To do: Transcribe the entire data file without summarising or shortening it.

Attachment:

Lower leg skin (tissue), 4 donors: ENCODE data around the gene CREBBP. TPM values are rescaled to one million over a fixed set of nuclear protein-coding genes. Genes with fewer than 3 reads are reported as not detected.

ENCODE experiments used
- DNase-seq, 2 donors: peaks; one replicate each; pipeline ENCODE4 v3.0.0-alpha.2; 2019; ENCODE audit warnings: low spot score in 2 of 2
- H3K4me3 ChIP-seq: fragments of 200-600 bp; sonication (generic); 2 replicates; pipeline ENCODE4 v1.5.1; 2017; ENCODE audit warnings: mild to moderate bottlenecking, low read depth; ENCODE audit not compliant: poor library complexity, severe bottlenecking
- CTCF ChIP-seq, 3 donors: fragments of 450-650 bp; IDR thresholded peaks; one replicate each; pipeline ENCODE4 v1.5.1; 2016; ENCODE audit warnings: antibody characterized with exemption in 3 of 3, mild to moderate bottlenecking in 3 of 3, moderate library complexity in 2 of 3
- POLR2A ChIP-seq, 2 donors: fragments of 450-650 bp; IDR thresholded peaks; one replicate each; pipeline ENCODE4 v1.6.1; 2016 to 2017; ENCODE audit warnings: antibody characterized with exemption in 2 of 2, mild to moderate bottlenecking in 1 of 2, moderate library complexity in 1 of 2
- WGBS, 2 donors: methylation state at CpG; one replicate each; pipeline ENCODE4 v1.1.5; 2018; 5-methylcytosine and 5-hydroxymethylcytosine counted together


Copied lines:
Lower leg skin (tissue), 4 donors: ENCODE data around the gene CREBBP. TPM values are rescaled to one million over a fixed set of nuclear protein-coding genes. Genes with fewer than 3 reads are reported as not detected.

ENCODE experiments used
- DNase-seq, 2 donors: peaks; one replicate each; pipeline ENCODE4 v3.0.0-alpha.2; 2019; ENCODE audit warnings: low spot score in 2 of 2
- H3K4me3 ChIP-seq: fragments of 200-600 bp; sonication (generic); 2 replicates; pipeline ENCODE4 v1.5.1; 2017; ENCODE audit warnings: mild to moderate bottlenecking, low read depth; ENCODE audit not compliant: poor library complexity, severe bottlenecking
- CTCF ChIP-seq, 3 donors: fragments of 450-650 bp; IDR thresholded peaks; one replicate each; pipeline ENCODE4 v1.5.1; 2016; ENCODE audit warnings: antibody characterized with exemption in 3 of 3, mild to moderate bottlenecking in 3 of 3, moderate library complexity in 2 of 3
- POLR2A ChIP-seq, 2 donors: fragments of 450-650 bp; IDR thresholded peaks; one replicate each; pipeline ENCODE4 v1.6.1; 2016 to 2017; ENCODE audit warnings: antibody characterized with exemption in 2 of 2, mild to moderate bottlenecking in 1 of 2, moderate library complexity in 1 of 2
- WGBS, 2 donors: methylation state at CpG; one replicate each; pipeline ENCODE4 v1.1.5; 2018; 5-methylcytosine and 5-hydroxymethylcytosine counted together